We welcome the fact that the Taoiseach's character was formally vindicated yesterday when a notorious libel case was resolved. All genuine and fair minded people expected this would happen, but the Taoiseach's character was on hold for many people since the allegations were made. Given the widespread publicity to the groundless allegations, it is important that responsibility is brought to bear, which is why I support Senator Glennon's call. I hope the Leader will accede to the request.

Many important decisions will be taken in the House today regarding the future of local government. I ask the Leader, in the autumn session, to provide for a debate in this House on the state of repair of roads and housing estates throughout the country. In the interim, the Leader should ask the Minister for the Environment and Local Government to make funding available for the repair of such roads. The buck is being passed because, although promises are made when plans are drawn up, nobody seems to be responsible for the roads in new housing estates. Formal arrangements have to be made as those living in the houses are suffering. I hope the Leader will take the matter in hand.

As I have pointed out on many occasions, the Order of Business in this House is not a free for all. The matters which have been raised this morning are not appropriate to the Order of Business and could be more appropriately raised on the Adjournment or by putting down motions. I ask Senators to confine their remarks to matters relevant to the Order of Business. I call Senator Lanigan.

I do not know why I have been called immediately after that warning.

It is Freudian.

There is a certain irony. I am afraid I have to ask the Leader of the House, as I did last week, about people on St. Stephen's Green and Grafton Street.

That is not relevant.

The Leader should ask the Minister for Justice, Equality and Law Reform what will be done about those who collect for charity and who intimidate people throughout the city centre. I realise I said that I would not raise this matter again, but theSunday Independent addressed this matter again at the weekend, mentioning Concern and Fight for Sight. The article stated that less than 50% of the money collected goes to the charities in question, which are professionally organised and intimidating. I ask the Leader to raise the matter with the Minister for Justice, Equality and Law Reform and I thank the Chair for its indulgence.

I agree with Senator Coogan's remarks on the Order of Business.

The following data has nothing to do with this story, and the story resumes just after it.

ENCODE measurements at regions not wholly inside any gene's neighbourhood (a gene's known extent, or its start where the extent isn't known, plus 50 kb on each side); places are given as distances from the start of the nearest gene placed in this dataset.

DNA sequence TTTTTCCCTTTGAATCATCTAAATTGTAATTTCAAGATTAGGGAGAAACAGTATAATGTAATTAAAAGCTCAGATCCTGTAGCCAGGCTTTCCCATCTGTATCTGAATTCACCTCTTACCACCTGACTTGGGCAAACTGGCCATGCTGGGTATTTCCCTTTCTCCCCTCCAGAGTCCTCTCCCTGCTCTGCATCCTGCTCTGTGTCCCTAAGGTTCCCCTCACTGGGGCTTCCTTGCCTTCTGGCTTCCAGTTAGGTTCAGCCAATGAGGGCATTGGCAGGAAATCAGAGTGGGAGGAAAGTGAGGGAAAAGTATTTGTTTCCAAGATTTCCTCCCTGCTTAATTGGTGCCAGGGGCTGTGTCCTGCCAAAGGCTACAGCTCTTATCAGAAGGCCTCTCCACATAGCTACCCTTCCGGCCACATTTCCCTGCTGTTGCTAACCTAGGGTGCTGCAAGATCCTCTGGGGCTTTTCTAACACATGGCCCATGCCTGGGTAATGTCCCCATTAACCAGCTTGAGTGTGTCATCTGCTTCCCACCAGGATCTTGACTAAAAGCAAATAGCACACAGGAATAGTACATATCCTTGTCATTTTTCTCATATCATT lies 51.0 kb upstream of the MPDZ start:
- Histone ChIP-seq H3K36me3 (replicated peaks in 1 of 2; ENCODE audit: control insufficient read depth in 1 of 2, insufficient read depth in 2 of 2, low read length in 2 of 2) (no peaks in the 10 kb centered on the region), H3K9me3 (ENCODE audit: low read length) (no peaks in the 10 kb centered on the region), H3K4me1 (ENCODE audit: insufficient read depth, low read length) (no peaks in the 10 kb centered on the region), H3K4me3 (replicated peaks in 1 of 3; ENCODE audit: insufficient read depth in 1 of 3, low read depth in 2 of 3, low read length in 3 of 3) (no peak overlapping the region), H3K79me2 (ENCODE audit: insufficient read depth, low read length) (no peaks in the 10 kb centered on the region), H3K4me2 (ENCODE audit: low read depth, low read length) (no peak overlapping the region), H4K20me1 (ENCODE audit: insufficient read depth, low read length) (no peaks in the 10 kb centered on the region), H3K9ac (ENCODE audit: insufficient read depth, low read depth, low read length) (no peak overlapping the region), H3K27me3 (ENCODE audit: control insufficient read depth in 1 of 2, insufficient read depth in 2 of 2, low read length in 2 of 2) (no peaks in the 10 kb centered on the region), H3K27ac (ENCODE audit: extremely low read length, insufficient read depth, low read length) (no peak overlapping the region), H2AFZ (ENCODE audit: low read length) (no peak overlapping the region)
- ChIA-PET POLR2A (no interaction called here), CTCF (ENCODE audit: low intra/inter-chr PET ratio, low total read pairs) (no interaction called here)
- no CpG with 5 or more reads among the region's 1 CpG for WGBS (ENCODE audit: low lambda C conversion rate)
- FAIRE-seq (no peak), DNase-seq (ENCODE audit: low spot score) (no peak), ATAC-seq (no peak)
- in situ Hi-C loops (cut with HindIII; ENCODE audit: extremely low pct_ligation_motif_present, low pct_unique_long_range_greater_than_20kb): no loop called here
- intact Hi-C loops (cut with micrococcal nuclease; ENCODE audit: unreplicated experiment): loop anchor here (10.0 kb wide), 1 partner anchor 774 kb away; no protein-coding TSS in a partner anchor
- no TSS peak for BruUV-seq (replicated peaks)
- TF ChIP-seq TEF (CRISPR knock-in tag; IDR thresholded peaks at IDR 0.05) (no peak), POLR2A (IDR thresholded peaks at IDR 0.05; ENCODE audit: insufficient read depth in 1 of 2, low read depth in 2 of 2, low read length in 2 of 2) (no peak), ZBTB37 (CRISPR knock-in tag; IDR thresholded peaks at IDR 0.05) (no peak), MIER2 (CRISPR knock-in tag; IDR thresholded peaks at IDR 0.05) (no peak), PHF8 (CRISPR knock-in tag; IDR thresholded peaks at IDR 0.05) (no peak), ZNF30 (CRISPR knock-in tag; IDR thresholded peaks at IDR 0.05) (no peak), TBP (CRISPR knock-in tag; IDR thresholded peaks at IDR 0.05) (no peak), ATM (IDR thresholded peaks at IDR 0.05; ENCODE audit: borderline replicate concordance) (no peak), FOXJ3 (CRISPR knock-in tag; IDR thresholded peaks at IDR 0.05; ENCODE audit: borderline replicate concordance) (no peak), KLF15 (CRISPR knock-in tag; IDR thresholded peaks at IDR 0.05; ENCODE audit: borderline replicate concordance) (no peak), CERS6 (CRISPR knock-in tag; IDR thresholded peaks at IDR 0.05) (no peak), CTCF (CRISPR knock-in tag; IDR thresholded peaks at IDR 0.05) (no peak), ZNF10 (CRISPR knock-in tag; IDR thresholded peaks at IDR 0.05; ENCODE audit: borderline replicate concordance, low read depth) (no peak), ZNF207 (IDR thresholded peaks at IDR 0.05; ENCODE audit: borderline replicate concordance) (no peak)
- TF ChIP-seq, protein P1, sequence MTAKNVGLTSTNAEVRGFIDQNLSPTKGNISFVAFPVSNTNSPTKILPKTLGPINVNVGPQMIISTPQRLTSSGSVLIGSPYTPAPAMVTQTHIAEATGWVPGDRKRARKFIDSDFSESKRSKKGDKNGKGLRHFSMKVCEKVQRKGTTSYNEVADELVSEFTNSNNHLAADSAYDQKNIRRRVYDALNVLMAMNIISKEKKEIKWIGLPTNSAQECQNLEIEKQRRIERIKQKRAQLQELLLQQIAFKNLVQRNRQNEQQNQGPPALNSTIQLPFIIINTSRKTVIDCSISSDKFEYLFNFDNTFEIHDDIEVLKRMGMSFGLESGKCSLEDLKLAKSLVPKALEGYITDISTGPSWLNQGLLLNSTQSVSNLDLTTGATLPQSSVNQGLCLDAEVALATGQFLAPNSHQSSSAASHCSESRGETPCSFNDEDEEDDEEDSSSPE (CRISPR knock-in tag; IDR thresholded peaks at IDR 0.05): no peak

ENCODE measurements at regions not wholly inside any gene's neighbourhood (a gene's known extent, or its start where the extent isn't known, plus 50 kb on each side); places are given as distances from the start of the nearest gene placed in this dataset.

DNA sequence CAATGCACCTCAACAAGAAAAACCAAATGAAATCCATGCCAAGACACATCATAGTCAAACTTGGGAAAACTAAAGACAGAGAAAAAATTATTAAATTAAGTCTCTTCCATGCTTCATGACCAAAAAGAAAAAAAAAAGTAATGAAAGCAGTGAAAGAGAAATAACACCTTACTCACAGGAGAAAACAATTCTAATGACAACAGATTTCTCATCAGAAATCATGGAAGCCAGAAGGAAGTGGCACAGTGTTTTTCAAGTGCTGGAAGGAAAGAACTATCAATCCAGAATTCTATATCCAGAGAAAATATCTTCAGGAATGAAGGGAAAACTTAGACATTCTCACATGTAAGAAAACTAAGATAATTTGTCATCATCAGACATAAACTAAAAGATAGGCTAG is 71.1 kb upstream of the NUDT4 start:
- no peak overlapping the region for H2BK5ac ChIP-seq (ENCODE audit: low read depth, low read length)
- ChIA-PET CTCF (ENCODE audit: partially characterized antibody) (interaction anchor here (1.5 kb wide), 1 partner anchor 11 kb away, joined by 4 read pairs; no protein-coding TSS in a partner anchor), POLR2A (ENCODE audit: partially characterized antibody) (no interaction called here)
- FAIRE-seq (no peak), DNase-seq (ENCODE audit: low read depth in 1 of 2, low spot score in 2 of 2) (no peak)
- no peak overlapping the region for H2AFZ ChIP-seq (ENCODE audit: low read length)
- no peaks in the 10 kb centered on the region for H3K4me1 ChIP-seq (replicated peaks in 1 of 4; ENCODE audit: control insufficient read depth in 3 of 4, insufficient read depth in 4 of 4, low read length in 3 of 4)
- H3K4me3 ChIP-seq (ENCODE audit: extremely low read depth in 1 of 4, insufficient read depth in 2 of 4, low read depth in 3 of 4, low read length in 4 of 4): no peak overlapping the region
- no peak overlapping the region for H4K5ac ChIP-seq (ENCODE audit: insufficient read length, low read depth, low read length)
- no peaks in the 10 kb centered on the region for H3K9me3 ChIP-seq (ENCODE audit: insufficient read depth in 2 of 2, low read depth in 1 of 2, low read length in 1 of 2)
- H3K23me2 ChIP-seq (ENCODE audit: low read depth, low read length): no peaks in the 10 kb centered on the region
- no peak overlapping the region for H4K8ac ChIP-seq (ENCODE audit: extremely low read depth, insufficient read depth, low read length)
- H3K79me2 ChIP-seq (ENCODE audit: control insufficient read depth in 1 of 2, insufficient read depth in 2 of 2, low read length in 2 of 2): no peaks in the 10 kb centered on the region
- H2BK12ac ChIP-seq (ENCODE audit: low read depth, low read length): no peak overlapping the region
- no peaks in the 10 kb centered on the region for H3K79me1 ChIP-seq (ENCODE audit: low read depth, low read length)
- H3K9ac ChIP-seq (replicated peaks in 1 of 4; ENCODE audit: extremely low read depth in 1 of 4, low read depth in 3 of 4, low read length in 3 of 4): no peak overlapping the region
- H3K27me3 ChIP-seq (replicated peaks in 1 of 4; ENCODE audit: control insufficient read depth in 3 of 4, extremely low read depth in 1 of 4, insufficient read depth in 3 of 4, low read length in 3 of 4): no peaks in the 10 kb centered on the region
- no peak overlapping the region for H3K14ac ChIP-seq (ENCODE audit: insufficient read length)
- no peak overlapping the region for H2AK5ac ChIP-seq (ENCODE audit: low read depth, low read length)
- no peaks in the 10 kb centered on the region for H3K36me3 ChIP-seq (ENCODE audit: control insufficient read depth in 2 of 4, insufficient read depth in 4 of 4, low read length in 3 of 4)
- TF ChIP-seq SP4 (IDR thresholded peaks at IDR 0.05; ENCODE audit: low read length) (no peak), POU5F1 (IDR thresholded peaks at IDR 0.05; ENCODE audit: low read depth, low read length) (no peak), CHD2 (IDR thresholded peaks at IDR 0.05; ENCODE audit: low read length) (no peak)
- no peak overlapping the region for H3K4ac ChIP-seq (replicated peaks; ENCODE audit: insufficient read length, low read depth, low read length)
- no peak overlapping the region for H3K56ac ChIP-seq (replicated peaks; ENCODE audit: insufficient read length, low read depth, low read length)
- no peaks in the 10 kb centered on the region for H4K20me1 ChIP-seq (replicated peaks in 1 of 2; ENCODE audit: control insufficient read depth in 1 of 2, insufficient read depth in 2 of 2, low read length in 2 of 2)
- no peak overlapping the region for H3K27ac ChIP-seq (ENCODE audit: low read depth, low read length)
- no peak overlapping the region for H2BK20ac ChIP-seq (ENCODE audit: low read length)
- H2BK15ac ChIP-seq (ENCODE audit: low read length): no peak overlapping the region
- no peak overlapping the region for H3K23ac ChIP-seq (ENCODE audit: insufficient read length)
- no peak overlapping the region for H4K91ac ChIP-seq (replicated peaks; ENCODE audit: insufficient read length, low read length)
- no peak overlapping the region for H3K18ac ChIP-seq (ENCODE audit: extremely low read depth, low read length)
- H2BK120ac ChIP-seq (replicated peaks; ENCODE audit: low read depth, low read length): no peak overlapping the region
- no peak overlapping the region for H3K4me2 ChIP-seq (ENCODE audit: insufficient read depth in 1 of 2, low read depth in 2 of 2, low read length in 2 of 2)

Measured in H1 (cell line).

Senator Coogan is Senator Coghlan's leader.

I agree especially with the congratulations extended to Senator Ross. Like Senator Costello this morning, I called yesterday for the advice of the Attorney General to be made available to the House before we proceed further. It will be interesting to see what happens at 2 o'clock, as it may well be that the Attorney General has further advice, although we do not know what his previous advice was. I will not be surprised if the Government proposes the Adjournmentsine die.

I fully agree with Senator O'Toole that conflict of practice engaged in by some auctioneers should not be tolerated and should be outlawed.

As an honorary member of the Irish Auctioneers and Valuers Institute, I assure Senator Coghlan that auctioneers operate within a strict code of practice. If any member of the institute violates the rules in any way, a Minister will not be needed as the institute will deal with the matter. We have dealt with certain situations that have developed. It is important that auctioneers uphold the high standards that have existed for many years.

We are not here this morning to discuss the standards that should be upheld by auctioneers.

I wish to make my point as I am here to represent auctioneers. I wish the Taoiseach, the British Government and all involved in peace talks at present every success. Today is our last day here and I would like if Senators would send our good wishes. We hope that the peace process continues.

Senators

Hear, hear.

I support the call for a debate on the media. We hear a lot about the integrity and honesty of the media but newspapers ran with a story that had neither a shred of substance nor of truth, as we all knew. Cameras were shoved before the Taoiseach at Arbour Hill, although we knew the allegations were wrong and that there was no shred of evidence to substantiate them.

This is not relevant to the Order of Business.

Many Senators have spoken of the integrity of the press.

Senator Farrell, please.

The press is a big organisation that wants to make money.

Hear, hear.

This is not relevant to the Order of Business.

Newspapers run the headlines that will make them the most money.

The Senator is being deliberately disorderly.

It is time to take the wool from over our eyes and recognise that the newspaper business is a big industry. It is time it worked for the general community

I ask the Senator to resume his seat.

I apologise, but I feel strongly about the matter.